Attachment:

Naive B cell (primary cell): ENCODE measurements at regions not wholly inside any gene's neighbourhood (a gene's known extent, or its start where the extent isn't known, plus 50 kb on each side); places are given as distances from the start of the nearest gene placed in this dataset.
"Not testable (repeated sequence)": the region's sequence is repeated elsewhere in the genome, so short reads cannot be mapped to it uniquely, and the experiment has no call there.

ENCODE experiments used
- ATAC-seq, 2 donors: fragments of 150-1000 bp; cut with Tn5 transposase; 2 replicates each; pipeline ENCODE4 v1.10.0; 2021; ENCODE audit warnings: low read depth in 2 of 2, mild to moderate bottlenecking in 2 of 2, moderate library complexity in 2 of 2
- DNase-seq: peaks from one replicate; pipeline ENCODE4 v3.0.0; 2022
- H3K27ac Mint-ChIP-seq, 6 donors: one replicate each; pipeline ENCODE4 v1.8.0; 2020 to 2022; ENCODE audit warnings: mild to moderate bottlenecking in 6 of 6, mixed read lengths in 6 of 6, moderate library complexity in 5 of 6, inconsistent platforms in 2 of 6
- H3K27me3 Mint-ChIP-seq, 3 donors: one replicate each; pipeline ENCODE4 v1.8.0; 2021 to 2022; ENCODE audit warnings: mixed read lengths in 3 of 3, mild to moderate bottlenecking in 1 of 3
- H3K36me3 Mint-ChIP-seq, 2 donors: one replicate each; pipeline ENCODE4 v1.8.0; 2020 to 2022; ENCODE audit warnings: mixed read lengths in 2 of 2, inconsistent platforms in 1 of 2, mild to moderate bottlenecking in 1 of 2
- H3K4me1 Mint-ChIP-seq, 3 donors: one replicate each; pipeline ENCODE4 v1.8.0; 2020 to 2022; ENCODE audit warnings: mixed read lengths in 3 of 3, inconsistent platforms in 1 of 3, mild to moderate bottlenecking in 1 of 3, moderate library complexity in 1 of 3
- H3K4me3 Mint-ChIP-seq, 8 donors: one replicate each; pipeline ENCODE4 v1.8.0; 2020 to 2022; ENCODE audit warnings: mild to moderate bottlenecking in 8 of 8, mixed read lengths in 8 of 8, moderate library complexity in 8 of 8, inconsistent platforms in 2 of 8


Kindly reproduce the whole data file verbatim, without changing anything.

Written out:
Naive B cell (primary cell): ENCODE measurements at regions not wholly inside any gene's neighbourhood (a gene's known extent, or its start where the extent isn't known, plus 50 kb on each side); places are given as distances from the start of the nearest gene placed in this dataset.
"Not testable (repeated sequence)": the region's sequence is repeated elsewhere in the genome, so short reads cannot be mapped to it uniquely, and the experiment has no call there.

ENCODE experiments used
- ATAC-seq, 2 donors: fragments of 150-1000 bp; cut with Tn5 transposase; 2 replicates each; pipeline ENCODE4 v1.10.0; 2021; ENCODE audit warnings: low read depth in 2 of 2, mild to moderate bottlenecking in 2 of 2, moderate library complexity in 2 of 2
- DNase-seq: peaks from one replicate; pipeline ENCODE4 v3.0.0; 2022
- H3K27ac Mint-ChIP-seq, 6 donors: one replicate each; pipeline ENCODE4 v1.8.0; 2020 to 2022; ENCODE audit warnings: mild to moderate bottlenecking in 6 of 6, mixed read lengths in 6 of 6, moderate library complexity in 5 of 6, inconsistent platforms in 2 of 6
- H3K27me3 Mint-ChIP-seq, 3 donors: one replicate each; pipeline ENCODE4 v1.8.0; 2021 to 2022; ENCODE audit warnings: mixed read lengths in 3 of 3, mild to moderate bottlenecking in 1 of 3
- H3K36me3 Mint-ChIP-seq, 2 donors: one replicate each; pipeline ENCODE4 v1.8.0; 2020 to 2022; ENCODE audit warnings: mixed read lengths in 2 of 2, inconsistent platforms in 1 of 2, mild to moderate bottlenecking in 1 of 2
- H3K4me1 Mint-ChIP-seq, 3 donors: one replicate each; pipeline ENCODE4 v1.8.0; 2020 to 2022; ENCODE audit warnings: mixed read lengths in 3 of 3, inconsistent platforms in 1 of 3, mild to moderate bottlenecking in 1 of 3, moderate library complexity in 1 of 3
- H3K4me3 Mint-ChIP-seq, 8 donors: one replicate each; pipeline ENCODE4 v1.8.0; 2020 to 2022; ENCODE audit warnings: mild to moderate bottlenecking in 8 of 8, mixed read lengths in 8 of 8, moderate library complexity in 8 of 8, inconsistent platforms in 2 of 8